As CBN celebrates our 14th year of honoring young business leaders in Central Oregon, we — along with our sponsor, U.S. Bank — thought it would be fun to take a look at some of our past award winners and ask…
We continue this series with Stephanie Senner, marketing director at Suterra, who received this award in 2014.
- What advice would you give to your former self at the time you received the Accomplished Under 40 Award?
Make a point to meet the other award recipients one-on-one. Personal relationships will make the difference between Central Oregon becoming a larger community or losing that community feel all together. I’d also tell my former self to have a milkshake at Pilot Butte Drive-In while she still can!
- What has changed the most about Central Oregon since you received the award?
One discouraging change is increasing skepticism about growth. The community was emerging from a traumatic recession back then, so people were hungry for economic development. Now that we’re on the other end of a growth curve, people seem reluctant to invest in smart growth like event infrastructure or subsidized childcare.
One awesome change is increasing emphasis on equity and inclusion. We have a long way to go, but it’s encouraging to see community leaders at least acknowledge the systemic problems and try to build a future with others instead of for others.
- How has your career and community involvement changed since then?
I left the technology industry to join Suterra and be part of a movement toward a more sustainable food supply. It’s exciting to work for a company displacing conventional pesticides in agriculture around the world. July will end my second term on the City of Bend Economic Development Advisory Board. With more time available, I’m looking forward to helping Bend emerge as a more connected community post-pandemic.
- What did it mean to you when you were selected?
It was an incredible honor to receive my certificate from Pamela Hulse Andrews. She was a remarkable role model who inspired everyone around her to a higher level of civility and passion. It was also flattering that Jamie Christman took the time to write a nomination because our community has so many accomplished young professionals.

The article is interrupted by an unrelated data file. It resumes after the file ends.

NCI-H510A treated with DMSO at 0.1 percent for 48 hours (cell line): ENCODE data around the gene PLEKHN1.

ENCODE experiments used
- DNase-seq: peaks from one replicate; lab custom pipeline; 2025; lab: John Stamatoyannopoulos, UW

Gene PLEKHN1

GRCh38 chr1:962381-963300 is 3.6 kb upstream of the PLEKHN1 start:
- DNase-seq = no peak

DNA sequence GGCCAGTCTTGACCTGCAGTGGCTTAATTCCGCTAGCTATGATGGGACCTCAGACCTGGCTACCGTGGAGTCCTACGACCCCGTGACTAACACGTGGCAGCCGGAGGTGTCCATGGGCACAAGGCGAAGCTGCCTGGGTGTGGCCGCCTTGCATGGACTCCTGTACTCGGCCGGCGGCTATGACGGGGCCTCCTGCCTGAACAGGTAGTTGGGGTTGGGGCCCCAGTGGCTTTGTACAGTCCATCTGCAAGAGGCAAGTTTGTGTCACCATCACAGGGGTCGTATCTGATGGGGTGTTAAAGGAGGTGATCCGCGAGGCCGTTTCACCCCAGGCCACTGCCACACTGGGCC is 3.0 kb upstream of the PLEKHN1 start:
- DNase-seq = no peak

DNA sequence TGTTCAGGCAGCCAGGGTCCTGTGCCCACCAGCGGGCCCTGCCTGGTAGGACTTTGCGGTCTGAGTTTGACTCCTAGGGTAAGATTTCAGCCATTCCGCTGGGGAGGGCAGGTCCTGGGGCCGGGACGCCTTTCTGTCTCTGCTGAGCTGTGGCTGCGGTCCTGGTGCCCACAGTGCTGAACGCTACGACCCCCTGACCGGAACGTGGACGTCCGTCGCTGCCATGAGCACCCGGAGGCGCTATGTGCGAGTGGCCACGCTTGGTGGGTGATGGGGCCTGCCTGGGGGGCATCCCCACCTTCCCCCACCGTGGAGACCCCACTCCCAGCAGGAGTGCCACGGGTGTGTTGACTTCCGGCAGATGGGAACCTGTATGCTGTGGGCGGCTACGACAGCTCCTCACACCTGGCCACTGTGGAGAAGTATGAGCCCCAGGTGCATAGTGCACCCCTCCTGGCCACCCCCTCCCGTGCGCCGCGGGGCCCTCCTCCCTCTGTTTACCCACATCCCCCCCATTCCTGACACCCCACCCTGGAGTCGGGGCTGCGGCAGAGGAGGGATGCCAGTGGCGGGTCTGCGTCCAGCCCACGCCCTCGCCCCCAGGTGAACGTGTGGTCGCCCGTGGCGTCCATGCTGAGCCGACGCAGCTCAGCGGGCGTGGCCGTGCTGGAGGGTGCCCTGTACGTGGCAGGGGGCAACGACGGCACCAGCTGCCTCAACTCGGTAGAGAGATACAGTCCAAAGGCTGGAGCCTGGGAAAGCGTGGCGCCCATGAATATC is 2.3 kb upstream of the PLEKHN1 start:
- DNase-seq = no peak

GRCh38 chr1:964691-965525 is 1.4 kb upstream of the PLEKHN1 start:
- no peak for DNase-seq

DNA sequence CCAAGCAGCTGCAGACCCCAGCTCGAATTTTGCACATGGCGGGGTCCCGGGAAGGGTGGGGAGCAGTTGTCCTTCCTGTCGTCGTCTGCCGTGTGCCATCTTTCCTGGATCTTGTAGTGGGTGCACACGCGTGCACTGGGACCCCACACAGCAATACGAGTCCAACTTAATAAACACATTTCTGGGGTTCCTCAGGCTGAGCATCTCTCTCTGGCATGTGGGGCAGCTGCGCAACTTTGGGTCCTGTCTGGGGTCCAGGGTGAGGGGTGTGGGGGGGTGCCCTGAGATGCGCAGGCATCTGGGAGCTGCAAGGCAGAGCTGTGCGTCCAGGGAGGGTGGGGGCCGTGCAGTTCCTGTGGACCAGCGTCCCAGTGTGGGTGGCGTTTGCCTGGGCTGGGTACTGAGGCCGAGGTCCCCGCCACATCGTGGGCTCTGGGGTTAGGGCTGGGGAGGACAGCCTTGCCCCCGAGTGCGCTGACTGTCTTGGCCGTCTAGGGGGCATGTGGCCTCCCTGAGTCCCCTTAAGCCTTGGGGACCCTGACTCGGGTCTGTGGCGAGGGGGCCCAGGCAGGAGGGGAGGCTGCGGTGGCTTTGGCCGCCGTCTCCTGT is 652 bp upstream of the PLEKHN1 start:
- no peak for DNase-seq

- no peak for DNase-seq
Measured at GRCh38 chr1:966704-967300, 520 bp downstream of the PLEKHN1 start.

Anyone considering submitting a nomination should absolutely do it. It’s the greatest gift you can give someone: to encourage them and validate their efforts with this honor.
- What are some of your proudest accomplishments that led to your nomination?
When we first moved to Bend, it was tempting to become a perma-tourist and kayak and Nordic ski and hang out at Deschutes. Learning the history of the town through Leadership Bend helped me realize that Central Oregon is not here by accident. It was built through purposeful stewardship that makes the privilege of being a local more meaningful. The “accomplishment” I’m proud of in my 30s is just waking up to the price of admission: volunteerism and civic engagement.
- What advice would you give this year’s award nominees?
We need accomplished people like you to rise above chaotic national divisions and connect our local community through leadership, volunteerism or endless daily kindnesses. There is an ecosystem of existing organizations able to help, but they need your involvement to thrive in the future. The economic and educational fall-out from COVID-19 is already catastrophic in Central Oregon. Our community’s willingness to get involved means the difference between kids eating and not eating; teens graduating or dropping out; senior citizens literally living or dying. Those terrible stakes bring focus to the work ahead of us all.
- Additional comments?
I appreciate Wendy McGrane and the team at U.S. Bank for their consistent support of this program. The nomination experience encourages recipients and nominators alike. Thanks also to Cascade Business News for bringing the program to the community year after year so we can all be inspired by the honorees’ stories.